At the wedding supper or the rehearsal dinner, older married guests are sometimes asked to tell the couple their secret to a long and happy marriage. I have heard many answers, and here are my two favorites.
The secret to a happy marriage is. . . always wear comfortable shoes!
The secret is, go into it with both eyes open. And for the rest of your life, keep one eye shut.
I like the first for its immediate practicality, and the second because it’s a way of saying, “always give your beloved the benefit of the doubt.”
But another practical secret is, learn how to fight. The last thing any engaged couple wants to think about is fighting. But what if you were given the tools to fight fairly, to argue things out in an agreeable fashion so that both of you grew closer together as a team? Wouldn't you want to spend some time thinking about it?
My first husband and I never disagreed. We never fought. At the time I thought it was because we were perfectly aligned, but in retrospect, I stuffed parts of myself away so they wouldn’t upset him, or upset the delicate balance we had attained. When these hidden parts naturally began to assert themselves, the balance between us was severely upset, and he was (rightly) kind of shocked at what was happening. By the time we had our first real disagreement, the marriage had already been burdened with too much assumption, and too much resentment. I didn’t have tools to fight fairly, and neither did he. Everything fell apart and couldn’t be repaired.
While dating my current husband, we chanced on a free workshop in communication as a married couple, and went to it. Boy, am I glad we did.
The workshop presenters worked from this excellent book, Fighting for Your Marriage. This book is easy to read and covers not only conflict but also spirituality, sensuality, and forgiveness. Any couple can make good use of the wisdom of its authors.
My favorite technique from this book is how to give each other time to fully talk without interrupting to blame or problem-solve. The authors actually hand out a piece of linoleum in their workshops so that the Speaker literally “holds the floor,” but we can use anything, such as a pen or a book. After the Speaker is through, s/he hands the floor to the Listener, who then gets a chance to speak. In this kind of discussion, no-one rushes to find a solution until each person has said everything burdening their mind and heart. It is remarkable how much helpful information reveals itself when two people fully articulate a challenging issue.
“When artists and professionals regularly accept responsibility for their actions, they shape deep, rich, and evolving pictures of who they are, pictures that permit them to act consistently with emerging notions of their authentic selves.” Intentional Practice & The Art of Finding Natural Audience: A Framework for Artists and Professionals.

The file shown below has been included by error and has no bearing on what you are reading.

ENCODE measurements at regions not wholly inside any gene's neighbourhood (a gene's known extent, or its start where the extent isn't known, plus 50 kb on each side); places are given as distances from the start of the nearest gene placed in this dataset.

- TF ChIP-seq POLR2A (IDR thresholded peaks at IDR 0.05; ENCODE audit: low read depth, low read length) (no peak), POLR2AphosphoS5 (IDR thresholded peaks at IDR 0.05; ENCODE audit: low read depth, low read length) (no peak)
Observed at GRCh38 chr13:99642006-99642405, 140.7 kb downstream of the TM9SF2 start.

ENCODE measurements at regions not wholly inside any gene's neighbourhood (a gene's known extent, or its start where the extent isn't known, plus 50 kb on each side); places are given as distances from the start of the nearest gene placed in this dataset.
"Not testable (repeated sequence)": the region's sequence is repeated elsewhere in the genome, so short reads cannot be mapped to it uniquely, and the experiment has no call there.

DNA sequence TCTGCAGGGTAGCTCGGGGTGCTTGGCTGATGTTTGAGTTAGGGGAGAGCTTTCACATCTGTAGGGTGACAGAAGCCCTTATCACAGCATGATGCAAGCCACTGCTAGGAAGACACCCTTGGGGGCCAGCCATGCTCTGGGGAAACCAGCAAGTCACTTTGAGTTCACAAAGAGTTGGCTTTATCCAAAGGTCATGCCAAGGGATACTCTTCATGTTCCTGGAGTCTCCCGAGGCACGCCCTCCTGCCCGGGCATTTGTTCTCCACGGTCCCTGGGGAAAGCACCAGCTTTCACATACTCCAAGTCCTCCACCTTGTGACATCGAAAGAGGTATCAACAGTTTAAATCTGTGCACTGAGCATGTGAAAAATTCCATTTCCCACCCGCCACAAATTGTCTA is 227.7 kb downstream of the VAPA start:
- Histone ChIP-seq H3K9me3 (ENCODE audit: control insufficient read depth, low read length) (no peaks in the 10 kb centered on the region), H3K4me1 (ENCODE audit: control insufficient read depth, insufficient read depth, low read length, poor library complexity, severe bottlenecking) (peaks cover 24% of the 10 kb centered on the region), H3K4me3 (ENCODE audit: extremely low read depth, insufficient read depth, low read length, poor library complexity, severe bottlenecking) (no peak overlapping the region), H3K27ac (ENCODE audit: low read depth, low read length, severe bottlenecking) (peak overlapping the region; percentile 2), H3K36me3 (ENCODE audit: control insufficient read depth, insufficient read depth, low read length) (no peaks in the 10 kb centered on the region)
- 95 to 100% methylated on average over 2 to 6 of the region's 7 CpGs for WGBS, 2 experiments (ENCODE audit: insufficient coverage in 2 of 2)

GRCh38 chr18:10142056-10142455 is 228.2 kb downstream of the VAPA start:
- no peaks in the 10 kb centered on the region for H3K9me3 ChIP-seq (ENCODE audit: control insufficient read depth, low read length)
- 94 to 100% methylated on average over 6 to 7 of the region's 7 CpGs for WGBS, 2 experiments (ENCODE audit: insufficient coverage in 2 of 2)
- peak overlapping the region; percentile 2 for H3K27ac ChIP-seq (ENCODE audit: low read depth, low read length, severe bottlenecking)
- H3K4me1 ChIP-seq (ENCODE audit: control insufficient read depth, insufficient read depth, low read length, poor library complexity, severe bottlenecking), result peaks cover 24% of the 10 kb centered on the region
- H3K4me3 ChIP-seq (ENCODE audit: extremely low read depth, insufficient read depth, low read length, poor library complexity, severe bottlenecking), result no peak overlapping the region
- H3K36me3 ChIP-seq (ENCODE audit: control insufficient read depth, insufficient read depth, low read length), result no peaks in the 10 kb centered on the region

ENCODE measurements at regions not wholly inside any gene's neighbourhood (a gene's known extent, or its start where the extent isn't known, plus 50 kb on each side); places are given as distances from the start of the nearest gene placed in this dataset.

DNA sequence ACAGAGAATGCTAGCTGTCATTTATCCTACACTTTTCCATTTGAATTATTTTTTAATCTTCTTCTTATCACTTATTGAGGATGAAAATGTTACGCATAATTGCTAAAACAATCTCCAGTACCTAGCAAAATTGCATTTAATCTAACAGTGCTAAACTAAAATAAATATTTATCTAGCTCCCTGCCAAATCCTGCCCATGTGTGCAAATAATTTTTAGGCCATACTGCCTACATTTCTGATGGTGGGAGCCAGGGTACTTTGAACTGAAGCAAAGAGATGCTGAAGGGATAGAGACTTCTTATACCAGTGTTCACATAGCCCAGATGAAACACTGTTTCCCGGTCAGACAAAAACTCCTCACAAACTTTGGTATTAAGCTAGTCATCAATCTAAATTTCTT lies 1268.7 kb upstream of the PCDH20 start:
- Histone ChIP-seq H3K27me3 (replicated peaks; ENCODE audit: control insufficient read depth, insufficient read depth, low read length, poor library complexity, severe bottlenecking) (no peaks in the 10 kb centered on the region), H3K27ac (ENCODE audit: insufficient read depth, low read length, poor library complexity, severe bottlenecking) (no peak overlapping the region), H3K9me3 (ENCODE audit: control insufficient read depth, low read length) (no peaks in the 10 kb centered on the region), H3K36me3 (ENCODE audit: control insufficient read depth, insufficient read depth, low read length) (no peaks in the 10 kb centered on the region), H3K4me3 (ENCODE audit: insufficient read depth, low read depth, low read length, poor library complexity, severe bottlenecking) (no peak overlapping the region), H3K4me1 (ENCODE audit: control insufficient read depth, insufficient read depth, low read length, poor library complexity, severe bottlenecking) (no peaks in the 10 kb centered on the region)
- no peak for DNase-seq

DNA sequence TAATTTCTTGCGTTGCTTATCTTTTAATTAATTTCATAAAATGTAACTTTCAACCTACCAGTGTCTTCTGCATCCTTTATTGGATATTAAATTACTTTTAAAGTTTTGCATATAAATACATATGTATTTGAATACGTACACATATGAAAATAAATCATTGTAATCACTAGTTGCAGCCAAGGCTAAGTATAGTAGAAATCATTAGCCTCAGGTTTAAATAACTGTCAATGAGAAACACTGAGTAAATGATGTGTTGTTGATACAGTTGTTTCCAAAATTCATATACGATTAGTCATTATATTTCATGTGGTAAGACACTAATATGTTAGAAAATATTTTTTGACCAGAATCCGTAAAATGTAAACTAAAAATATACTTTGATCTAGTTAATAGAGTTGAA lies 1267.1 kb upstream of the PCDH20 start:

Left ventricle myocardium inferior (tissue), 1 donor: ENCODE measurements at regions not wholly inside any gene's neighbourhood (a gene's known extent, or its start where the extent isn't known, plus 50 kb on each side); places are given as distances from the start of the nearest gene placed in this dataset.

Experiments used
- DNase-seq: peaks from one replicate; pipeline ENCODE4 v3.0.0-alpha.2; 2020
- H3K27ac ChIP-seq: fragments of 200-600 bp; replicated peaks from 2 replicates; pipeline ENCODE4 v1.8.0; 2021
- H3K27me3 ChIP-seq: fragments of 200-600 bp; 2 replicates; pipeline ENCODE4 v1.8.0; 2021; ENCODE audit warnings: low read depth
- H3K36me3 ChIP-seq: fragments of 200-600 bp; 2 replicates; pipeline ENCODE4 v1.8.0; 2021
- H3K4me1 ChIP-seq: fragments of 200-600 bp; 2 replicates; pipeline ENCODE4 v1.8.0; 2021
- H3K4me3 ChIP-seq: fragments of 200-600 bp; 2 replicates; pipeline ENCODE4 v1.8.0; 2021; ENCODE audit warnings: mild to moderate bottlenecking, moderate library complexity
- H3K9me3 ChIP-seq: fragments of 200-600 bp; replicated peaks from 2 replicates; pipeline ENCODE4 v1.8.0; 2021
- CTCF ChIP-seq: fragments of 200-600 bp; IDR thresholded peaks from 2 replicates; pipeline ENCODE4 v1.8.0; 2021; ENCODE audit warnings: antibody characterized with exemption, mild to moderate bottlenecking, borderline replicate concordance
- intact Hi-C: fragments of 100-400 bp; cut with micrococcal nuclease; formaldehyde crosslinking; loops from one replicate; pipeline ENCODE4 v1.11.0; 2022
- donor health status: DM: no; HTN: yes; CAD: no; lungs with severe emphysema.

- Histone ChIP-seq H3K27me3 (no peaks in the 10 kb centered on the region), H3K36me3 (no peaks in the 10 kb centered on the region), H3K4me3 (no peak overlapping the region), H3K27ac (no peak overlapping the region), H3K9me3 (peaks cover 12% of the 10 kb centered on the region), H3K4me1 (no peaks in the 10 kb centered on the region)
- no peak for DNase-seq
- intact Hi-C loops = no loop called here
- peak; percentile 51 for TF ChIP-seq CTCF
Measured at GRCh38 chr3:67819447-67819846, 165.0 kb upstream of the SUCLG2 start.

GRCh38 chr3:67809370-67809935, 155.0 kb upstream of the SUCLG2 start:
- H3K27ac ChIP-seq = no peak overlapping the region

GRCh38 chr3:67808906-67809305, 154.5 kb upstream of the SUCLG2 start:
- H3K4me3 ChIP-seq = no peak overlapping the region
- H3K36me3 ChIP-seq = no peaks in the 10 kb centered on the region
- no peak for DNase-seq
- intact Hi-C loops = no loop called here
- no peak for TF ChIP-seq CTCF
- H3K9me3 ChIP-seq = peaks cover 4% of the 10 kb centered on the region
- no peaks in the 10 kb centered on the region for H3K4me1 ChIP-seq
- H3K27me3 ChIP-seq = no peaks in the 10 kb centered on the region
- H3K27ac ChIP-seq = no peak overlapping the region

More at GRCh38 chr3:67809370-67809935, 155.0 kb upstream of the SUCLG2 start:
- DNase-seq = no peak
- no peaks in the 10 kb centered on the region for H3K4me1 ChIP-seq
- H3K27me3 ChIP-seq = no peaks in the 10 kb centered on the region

Marc Zegans is a poet in Santa Cruz, California who provides creative development advice to artists, musicians, actors, directors, and other creatively minded professionals such as therapists. He wrote a brilliant, very slender e-book a few years ago and put it on Amazon at such a ridiculously low price that it should already rest in the toolbox of every artist and professional.
I recently re-read it and was reminded of how I want to function as an active, authentic, ethical artist and minister, and where my natural audiences might be. Based on my working session with his book and his penetrating questions, I now know exactly how I will overhaul my website and blog in the next few weeks so that they more accurately reflect who I am.
If you want to know more about Marc and the many creatives and professionals he’s helped, trot on over to www.mycreativedevelopment.com. Or you can catch him live, reading his poetry, at Nomadic Press in Oakland on Saturday, January 24 at 7 p.m.
Meanwhile, here are three of many, many gems from his book:
“Your natural audience isn’t everyone you can pull into the room; it’s the group of people who have a good reason to be there.”
“Intentional practitioners are fiercely committed to being present in their pursuit of socially responsible purposes.”
“Often, we claim that authenticity and integrity demand distance as a rationale to cover our fear of engagement. When such claims are based in fear, there is nothing authentic about them. We are using a ploy to protect ourselves from finding out how good we really are, what we can do when we have resources, and what we will do when we don’t.”
Here are some thoughts about weddings, writing, and the world. Enjoy.